West Cork Pies (WCP), an artisan producer of savoury hand-made pies, has signed a distribution deal with Musgrave. WCP was founded by Paul Phillips 18 months ago and now employs five people in Schull. The deal with Musgrave came about through the Bord Bia and Musgrave Group Food Academy Start Up programme and will see the pies placed in 18 retailer outlets for a 12 week trial. The individually packed pies include Melton Mowbray-style pork pie, varied meat pies and a range of pasties. Phillips started the business due to boredom two months after he retired. He told The Southern Star: “If they sell well, Musgrave will be looking to us to supply other outlets across Munster.”
Nearly two thirds (63%) of small businesses are affected negatively by late payments, according to the latest quarterly survey by the Close Brothers Business Barometer. Over half (53%) said that late payments impact on their daily cash flow management, while a fifth said it has caused them to recalculate their necessary spending. Nearly a fifth (17%) also said that delayed payments threatens their ability to trade. Close Brothers Commercial Finance managing director Harry Parkinson said, “This increasing debt burden is a worrying situation for small firms. Of the businesses we spoke to that are facing problems due to unpaid invoices, 50% say that they are owed more than €20,000. This is constricting their cash flow and the knock-on effect is that it prevents them from being able to pay their suppliers on time, thus creating a vicious cycle.” The survey also revealed that 31% of small Irish companies spend more than 10 hours per month following up on unpaid bills.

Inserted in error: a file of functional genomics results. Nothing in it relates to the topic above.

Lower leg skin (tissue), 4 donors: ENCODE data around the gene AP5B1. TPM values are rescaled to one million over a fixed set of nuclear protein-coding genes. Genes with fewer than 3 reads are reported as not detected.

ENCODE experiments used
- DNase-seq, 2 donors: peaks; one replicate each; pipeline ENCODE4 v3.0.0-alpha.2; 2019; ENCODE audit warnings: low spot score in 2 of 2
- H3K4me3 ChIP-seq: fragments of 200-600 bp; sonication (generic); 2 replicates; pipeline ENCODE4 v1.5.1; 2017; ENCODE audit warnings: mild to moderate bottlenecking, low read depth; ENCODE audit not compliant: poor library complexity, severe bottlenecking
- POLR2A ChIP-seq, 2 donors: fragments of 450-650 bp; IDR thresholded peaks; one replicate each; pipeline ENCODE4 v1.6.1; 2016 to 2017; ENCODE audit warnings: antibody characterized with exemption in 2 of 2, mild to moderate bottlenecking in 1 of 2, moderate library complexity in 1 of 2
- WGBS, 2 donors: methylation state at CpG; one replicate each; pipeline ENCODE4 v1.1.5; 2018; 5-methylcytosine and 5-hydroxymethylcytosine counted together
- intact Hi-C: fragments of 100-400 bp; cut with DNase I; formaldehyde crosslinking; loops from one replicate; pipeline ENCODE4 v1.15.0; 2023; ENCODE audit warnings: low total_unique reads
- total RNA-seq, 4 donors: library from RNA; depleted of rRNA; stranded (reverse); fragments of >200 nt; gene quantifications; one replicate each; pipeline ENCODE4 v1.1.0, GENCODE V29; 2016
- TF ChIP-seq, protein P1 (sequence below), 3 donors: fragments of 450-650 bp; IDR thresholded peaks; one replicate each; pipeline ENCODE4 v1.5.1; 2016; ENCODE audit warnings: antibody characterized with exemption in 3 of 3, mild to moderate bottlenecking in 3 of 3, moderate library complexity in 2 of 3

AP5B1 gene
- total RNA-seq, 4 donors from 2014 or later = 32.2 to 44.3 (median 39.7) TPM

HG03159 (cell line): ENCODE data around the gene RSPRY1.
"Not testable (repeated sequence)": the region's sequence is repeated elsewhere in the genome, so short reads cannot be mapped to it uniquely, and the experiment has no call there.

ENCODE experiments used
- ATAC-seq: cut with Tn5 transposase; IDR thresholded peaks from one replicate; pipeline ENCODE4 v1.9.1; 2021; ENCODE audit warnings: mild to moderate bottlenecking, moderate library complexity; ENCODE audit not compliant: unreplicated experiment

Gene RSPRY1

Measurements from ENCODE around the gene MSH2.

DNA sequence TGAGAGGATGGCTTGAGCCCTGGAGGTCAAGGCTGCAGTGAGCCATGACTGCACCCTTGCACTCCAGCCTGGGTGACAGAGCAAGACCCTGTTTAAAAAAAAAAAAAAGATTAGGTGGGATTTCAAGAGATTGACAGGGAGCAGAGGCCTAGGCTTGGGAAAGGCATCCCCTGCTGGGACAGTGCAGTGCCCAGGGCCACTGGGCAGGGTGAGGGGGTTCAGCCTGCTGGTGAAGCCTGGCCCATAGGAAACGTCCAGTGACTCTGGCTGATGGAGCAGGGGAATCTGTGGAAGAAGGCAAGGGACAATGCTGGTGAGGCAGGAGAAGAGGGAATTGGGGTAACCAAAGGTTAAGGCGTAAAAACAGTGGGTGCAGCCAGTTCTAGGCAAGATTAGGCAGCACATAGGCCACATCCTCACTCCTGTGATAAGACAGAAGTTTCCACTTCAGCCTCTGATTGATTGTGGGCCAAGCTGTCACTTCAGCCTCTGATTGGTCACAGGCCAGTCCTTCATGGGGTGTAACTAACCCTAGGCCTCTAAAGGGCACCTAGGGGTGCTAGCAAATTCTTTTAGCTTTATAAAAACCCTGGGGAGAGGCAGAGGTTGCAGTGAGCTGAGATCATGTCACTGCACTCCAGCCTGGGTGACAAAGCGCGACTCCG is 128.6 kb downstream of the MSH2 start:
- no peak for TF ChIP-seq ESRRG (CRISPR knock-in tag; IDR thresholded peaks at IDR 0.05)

An Iceland outlet in Clonmel, Co. Tipperary closed its doors on Saturday after a failure to reach a lease agreement with its landlord in the Showgrounds Shopping Centre. The supermarket chain said that Iceland was committed to the development of its Irish business and will “look at re-opening in Clonmel should the right site become available.” In the interim, Iceland will seek to redeploy its 12 Clonmel staff to other Iceland stores where possible. Showgrounds Shopping Centre is among three Irish shopping centres in NAMA to be bought by investment company Varde. Blackpool shopping centre in Cork and Milford Shopping centre Balbriggan in Dublin have also been sold to Varde.
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© 2014 - Checkout Magazine by Genna Patterson